Friday, June 30, 2006

Delayed by the King

I'm sitting in the DFW airport waiting for a flight back to Memphis, but we've been delayed by the King. Now, some might call Bush "King George". Some readers here have heard me refer to Memphis Mayor Willie Herenton as "King Willie". Neither "King" is responsible. No, it's the real King--Elvis. The Japanese PM had to get some Rendevous ribs (very good) and go sing at Graceland (never been), so here I sit.

Anyway, WIFI is pretty cool.

Thursday, June 29, 2006

Gitmo ruling

As most know, the Supremes (not the soul act) ruled that military tribunals used to process GWoT detainees held at the Navy's Guantanamo Bay facility are unconstitutional:
By a 5-3 vote, the nation's highest court declared that the tribunals, which Bush created right after the September 11 attacks, violated the Geneva Conventions and U.S. military rules.
Rueters writer James Vicini could hardly hide his excitement as he described the ruling as a, "sharp rebuke of President George W. Bush's tactics in the war on terrorism". As opposed to a sharp rebuke for the United States in keeping head-chopping ghouls out of circulation, I guess.

The reaction from other members of the left was predictable, such as a jubilant Amnesty International, who said:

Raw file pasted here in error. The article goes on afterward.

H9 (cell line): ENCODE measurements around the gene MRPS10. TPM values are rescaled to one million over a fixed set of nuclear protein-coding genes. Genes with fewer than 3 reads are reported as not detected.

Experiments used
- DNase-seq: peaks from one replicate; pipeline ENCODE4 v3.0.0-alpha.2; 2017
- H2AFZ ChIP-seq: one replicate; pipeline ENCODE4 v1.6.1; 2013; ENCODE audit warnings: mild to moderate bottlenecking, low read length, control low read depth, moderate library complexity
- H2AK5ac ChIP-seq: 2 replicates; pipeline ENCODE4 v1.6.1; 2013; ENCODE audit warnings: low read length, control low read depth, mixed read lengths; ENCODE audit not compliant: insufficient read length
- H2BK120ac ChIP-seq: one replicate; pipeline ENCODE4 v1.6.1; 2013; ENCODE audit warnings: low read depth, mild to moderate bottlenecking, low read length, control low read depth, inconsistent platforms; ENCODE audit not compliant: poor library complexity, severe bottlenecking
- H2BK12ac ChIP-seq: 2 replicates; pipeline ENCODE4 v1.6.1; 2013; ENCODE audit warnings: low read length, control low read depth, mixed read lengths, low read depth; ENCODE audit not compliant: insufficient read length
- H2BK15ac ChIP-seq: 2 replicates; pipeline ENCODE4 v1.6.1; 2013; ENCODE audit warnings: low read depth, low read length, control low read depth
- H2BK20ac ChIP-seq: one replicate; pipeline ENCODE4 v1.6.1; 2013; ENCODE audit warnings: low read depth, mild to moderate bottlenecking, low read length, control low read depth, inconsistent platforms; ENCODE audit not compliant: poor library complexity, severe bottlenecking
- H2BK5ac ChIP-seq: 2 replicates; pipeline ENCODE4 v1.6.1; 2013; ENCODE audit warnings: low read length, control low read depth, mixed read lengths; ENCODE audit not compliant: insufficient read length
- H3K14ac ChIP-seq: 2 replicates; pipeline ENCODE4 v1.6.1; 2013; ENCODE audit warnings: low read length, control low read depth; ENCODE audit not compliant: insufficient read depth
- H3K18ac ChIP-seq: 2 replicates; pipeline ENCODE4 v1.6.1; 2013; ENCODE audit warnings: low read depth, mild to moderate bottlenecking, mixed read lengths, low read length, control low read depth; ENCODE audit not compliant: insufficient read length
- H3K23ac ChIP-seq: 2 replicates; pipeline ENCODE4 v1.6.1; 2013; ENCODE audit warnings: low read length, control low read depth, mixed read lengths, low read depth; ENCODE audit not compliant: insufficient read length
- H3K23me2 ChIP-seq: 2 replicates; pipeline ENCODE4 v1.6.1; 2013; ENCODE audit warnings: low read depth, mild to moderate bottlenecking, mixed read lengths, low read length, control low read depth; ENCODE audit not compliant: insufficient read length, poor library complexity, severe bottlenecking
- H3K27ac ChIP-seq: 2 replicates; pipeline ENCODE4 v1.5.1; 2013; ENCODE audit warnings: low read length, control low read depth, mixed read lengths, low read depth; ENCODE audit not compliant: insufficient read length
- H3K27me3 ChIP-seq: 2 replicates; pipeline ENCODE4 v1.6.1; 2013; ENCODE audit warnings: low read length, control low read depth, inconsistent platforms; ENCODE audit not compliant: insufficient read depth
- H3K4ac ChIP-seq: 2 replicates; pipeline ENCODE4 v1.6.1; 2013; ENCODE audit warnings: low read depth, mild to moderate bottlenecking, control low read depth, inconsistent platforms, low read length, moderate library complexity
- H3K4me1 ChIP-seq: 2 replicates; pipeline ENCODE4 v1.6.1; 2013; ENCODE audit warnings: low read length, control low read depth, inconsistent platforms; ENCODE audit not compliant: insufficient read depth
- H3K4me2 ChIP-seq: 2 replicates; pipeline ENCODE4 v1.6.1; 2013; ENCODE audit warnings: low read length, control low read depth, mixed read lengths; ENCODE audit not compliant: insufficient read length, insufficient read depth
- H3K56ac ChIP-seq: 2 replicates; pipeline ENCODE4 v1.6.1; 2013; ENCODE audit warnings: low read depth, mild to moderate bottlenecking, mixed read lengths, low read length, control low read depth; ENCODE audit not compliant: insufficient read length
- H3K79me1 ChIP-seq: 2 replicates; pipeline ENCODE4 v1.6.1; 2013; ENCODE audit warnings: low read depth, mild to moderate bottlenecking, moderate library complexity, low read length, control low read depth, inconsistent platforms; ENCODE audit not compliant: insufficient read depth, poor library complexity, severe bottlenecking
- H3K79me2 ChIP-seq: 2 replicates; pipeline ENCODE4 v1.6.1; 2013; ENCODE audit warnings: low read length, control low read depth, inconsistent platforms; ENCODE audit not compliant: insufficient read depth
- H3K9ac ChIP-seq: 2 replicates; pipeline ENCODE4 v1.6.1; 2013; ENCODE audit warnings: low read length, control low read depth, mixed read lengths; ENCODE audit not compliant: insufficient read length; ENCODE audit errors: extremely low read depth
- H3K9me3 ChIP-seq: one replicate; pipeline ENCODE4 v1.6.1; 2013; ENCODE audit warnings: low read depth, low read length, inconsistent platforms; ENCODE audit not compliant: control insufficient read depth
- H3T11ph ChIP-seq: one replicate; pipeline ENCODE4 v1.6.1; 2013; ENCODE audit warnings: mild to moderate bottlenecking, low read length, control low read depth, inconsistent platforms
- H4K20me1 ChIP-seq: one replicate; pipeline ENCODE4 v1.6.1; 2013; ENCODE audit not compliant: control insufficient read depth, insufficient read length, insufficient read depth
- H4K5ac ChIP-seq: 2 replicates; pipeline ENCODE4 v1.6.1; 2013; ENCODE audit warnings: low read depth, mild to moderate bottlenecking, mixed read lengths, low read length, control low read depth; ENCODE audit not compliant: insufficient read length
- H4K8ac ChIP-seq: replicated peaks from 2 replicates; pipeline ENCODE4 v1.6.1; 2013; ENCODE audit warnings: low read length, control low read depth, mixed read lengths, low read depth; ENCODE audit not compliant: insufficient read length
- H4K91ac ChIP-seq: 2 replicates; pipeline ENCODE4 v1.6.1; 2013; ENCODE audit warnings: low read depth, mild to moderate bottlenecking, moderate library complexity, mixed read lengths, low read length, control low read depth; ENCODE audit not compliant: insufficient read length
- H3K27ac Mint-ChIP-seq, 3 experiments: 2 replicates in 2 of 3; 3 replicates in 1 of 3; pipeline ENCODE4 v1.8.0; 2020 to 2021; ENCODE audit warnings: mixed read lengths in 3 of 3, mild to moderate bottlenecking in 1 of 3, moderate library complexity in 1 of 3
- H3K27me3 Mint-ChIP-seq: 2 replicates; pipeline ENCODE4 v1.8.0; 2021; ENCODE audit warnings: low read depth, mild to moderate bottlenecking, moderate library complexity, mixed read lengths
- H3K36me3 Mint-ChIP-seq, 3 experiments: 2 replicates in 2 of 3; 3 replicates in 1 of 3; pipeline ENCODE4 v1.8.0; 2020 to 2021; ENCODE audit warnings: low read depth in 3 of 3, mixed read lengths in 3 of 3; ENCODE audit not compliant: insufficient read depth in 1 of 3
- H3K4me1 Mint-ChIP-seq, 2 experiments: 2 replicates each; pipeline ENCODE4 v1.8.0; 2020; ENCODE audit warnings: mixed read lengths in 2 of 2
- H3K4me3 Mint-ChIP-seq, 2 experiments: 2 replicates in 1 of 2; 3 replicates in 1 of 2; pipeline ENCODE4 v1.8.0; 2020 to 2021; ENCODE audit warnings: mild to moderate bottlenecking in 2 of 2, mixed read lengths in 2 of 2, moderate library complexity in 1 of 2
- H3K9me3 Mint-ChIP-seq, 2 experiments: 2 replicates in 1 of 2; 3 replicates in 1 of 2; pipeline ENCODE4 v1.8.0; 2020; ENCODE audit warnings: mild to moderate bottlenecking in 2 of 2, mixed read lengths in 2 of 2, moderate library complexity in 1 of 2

"..sends a clear message to President Bush that he cannot act unilaterally to create a system of law from thin air."
Or some dude named Nicholas Howen, secretary-general of the International Commission of Jurists in Geneva who said,
"Now is the time for the Bush administration to move ahead swiftly to release all prisoners in Guantanamo."
Yes, perhaps we can send them to Switzerland to learn yodeling and watchmaking. Or maybe we'll just turn the entire GWoT over to the Swiss Army. By the way, I now pronounce myself Secretary-General of Fore Left. Or heck with it, just plain old general since there's not enough business here for a secretary (er, no offense to all you hard-working Administrative Assistants out there. Y'all probably do a heckuva lot more work than Secretary Howen).

Lastly, the most elated reaction to the news came from terrorists around the world, highlighted by Bin Laden who said,
Only WE can create laws out of thin air, hold mock trials and convict people with no evidence, then torture and kill them in cold blood in the most horrible ways imaginable. Allah is great!
Case closed..

Nothing to see..move along

Hamas claims to have fired a chemical tipped warhead towards Israel:
"The al-Aqsa Brigades have fired one rocket with a chemical warhead" at southern Israel, Abu Qusai, a spokesman for the group, said in Gaza.
Wonder if anyone will bother asking where the Palestinians got the technology? Oops forgot--chemical warheads are now classified as harmless according to the MSM.